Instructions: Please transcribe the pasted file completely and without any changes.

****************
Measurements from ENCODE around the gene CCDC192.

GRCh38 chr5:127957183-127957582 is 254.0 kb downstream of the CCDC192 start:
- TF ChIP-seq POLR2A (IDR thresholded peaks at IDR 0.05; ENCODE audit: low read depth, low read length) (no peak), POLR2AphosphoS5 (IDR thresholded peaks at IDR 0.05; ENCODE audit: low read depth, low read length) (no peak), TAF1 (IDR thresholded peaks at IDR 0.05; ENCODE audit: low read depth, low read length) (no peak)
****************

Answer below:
Measurements from ENCODE around the gene CCDC192.

GRCh38 chr5:127957183-127957582 is 254.0 kb downstream of the CCDC192 start:
- TF ChIP-seq POLR2A (IDR thresholded peaks at IDR 0.05; ENCODE audit: low read depth, low read length) (no peak), POLR2AphosphoS5 (IDR thresholded peaks at IDR 0.05; ENCODE audit: low read depth, low read length) (no peak), TAF1 (IDR thresholded peaks at IDR 0.05; ENCODE audit: low read depth, low read length) (no peak)